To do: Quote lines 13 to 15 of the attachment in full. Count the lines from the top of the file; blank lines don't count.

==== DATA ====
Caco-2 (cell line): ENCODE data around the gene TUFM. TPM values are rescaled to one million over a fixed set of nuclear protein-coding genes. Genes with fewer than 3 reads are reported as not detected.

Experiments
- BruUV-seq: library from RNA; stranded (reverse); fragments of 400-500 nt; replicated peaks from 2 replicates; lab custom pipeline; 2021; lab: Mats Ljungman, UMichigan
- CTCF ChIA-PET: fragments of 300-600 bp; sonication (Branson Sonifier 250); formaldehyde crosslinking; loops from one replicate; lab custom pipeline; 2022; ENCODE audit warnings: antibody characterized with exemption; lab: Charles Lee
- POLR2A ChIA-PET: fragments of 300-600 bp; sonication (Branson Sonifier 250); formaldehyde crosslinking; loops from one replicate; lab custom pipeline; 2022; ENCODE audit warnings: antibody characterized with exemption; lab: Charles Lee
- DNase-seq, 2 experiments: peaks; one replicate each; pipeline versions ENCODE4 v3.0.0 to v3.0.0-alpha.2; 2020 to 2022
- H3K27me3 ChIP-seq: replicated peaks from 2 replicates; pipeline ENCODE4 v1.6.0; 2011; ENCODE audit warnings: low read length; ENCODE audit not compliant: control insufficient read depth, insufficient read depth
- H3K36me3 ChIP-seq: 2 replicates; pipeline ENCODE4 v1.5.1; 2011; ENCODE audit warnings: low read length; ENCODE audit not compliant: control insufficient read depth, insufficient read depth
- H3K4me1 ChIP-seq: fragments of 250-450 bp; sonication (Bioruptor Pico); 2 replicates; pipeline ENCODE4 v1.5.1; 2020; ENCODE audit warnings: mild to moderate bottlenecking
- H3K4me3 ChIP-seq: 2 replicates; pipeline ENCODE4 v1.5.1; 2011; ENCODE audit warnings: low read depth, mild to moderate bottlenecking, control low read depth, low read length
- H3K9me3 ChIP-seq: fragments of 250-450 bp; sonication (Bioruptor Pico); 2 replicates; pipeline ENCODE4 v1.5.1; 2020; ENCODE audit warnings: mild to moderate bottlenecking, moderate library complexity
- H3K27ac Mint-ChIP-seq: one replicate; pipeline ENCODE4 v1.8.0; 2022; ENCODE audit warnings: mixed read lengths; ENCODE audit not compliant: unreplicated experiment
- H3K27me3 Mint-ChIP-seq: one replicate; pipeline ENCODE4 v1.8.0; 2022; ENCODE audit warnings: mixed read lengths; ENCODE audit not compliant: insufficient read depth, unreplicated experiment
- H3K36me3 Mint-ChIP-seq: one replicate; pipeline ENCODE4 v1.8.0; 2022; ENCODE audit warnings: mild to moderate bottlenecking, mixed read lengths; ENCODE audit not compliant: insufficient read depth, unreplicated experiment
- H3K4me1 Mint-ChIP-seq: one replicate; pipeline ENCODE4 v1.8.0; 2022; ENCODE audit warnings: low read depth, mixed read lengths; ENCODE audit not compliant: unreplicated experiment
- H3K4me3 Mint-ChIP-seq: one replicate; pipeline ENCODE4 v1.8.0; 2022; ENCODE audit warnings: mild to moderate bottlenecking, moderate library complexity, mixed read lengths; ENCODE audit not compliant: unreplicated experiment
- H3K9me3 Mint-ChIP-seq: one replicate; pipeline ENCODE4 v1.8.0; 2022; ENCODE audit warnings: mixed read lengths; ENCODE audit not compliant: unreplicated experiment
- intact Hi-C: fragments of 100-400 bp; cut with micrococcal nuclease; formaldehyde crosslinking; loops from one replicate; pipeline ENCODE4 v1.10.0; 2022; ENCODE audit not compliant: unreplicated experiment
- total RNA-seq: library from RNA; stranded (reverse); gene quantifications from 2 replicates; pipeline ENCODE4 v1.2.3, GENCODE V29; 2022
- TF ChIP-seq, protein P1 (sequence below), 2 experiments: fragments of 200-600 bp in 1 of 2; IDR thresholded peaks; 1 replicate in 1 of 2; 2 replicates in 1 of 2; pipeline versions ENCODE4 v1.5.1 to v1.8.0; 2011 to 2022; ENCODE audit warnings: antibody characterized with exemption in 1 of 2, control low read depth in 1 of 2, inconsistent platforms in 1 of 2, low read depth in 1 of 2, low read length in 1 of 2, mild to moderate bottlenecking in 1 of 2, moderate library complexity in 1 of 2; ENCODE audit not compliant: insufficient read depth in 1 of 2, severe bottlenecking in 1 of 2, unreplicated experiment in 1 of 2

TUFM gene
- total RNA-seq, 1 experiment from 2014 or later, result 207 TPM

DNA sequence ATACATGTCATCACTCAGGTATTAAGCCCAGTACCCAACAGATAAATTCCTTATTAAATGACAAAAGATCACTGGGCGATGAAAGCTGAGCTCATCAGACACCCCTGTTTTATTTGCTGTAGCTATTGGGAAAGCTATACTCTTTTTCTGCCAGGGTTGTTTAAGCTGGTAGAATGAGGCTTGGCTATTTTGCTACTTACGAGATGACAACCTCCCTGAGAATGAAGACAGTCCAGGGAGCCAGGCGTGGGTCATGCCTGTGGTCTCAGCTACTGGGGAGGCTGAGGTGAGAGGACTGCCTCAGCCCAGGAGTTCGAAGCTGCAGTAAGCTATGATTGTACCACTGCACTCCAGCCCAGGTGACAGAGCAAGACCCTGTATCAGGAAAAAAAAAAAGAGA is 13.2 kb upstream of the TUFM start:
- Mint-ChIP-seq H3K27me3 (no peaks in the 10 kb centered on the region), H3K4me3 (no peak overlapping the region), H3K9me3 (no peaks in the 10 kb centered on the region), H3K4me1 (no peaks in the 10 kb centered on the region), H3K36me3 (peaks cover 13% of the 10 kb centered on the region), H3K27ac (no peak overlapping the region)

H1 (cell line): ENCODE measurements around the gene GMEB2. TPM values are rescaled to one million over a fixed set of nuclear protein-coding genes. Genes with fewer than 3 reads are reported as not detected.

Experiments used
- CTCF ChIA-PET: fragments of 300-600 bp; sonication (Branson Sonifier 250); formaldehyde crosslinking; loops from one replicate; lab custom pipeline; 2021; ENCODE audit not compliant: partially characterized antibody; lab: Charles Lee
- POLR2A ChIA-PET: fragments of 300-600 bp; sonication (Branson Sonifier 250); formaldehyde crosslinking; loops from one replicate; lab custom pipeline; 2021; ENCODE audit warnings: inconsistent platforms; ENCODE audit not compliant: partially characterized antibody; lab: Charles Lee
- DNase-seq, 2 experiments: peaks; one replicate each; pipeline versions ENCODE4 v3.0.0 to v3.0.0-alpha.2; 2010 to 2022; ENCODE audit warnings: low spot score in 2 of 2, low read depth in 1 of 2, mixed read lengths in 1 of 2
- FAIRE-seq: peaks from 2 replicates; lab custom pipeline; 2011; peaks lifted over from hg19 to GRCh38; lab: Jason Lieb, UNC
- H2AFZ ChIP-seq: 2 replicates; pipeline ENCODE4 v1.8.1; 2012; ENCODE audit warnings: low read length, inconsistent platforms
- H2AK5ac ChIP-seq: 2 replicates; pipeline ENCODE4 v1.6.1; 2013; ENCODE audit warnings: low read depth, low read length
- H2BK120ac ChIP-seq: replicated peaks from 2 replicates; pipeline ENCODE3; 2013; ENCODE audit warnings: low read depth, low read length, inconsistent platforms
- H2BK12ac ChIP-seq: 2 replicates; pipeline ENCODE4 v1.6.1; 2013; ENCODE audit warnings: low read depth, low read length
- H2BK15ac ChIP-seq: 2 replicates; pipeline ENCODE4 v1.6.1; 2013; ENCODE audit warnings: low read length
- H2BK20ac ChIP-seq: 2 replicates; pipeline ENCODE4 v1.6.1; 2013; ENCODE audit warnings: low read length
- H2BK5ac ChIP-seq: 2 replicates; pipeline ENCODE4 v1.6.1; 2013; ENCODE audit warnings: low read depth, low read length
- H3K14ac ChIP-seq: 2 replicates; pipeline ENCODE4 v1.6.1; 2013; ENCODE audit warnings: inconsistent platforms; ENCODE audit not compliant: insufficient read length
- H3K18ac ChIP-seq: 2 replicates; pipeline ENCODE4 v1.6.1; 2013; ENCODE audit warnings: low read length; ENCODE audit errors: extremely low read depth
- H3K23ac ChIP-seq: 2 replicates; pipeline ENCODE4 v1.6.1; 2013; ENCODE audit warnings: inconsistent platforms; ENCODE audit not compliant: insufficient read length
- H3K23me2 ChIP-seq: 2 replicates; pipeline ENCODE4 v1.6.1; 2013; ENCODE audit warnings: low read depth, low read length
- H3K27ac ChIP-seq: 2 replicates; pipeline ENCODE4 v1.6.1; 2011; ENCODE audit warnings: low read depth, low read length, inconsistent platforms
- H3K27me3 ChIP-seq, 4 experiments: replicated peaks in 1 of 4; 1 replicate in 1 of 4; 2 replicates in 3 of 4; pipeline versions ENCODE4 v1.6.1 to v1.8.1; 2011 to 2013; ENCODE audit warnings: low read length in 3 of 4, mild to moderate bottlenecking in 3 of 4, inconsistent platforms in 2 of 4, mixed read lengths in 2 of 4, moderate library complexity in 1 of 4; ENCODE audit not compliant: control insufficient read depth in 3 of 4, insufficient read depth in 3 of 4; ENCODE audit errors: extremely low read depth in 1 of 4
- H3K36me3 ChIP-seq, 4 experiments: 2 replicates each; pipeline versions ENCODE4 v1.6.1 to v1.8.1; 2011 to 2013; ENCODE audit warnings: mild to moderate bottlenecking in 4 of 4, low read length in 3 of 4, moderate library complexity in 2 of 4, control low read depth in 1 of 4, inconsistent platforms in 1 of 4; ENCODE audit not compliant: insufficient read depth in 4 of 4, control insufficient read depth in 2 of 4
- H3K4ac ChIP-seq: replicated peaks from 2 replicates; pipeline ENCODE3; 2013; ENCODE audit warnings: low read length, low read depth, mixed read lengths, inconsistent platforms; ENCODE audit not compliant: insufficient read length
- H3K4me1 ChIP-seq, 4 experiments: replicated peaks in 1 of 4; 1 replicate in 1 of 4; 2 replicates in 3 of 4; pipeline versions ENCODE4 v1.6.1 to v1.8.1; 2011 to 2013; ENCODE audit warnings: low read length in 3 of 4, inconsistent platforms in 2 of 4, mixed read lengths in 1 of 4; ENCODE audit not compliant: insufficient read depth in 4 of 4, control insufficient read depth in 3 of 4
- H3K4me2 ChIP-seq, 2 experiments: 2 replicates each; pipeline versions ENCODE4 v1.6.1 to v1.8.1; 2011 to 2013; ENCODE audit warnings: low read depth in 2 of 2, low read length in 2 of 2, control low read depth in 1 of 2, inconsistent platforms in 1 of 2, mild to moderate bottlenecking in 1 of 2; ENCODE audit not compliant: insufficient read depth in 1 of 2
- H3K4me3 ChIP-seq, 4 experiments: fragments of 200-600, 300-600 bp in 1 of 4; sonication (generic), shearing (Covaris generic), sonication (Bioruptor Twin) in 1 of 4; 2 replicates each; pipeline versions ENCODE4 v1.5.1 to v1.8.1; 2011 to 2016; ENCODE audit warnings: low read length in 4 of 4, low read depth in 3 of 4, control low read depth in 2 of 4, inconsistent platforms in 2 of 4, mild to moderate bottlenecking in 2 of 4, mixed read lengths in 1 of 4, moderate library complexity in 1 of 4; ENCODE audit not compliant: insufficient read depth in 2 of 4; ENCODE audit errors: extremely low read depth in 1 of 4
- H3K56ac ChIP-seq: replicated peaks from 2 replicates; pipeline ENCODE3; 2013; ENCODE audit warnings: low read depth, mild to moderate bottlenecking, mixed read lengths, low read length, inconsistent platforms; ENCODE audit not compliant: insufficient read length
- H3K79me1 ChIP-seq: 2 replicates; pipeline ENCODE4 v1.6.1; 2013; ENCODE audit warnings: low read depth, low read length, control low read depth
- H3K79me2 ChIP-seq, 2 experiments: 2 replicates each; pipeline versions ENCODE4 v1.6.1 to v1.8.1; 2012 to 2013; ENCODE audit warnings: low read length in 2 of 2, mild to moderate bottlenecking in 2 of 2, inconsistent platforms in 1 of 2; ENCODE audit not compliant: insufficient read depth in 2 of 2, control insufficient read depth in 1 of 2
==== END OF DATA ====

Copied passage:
- H3K27me3 Mint-ChIP-seq: one replicate; pipeline ENCODE4 v1.8.0; 2022; ENCODE audit warnings: mixed read lengths; ENCODE audit not compliant: insufficient read depth, unreplicated experiment
- H3K36me3 Mint-ChIP-seq: one replicate; pipeline ENCODE4 v1.8.0; 2022; ENCODE audit warnings: mild to moderate bottlenecking, mixed read lengths; ENCODE audit not compliant: insufficient read depth, unreplicated experiment
- H3K4me1 Mint-ChIP-seq: one replicate; pipeline ENCODE4 v1.8.0; 2022; ENCODE audit warnings: low read depth, mixed read lengths; ENCODE audit not compliant: unreplicated experiment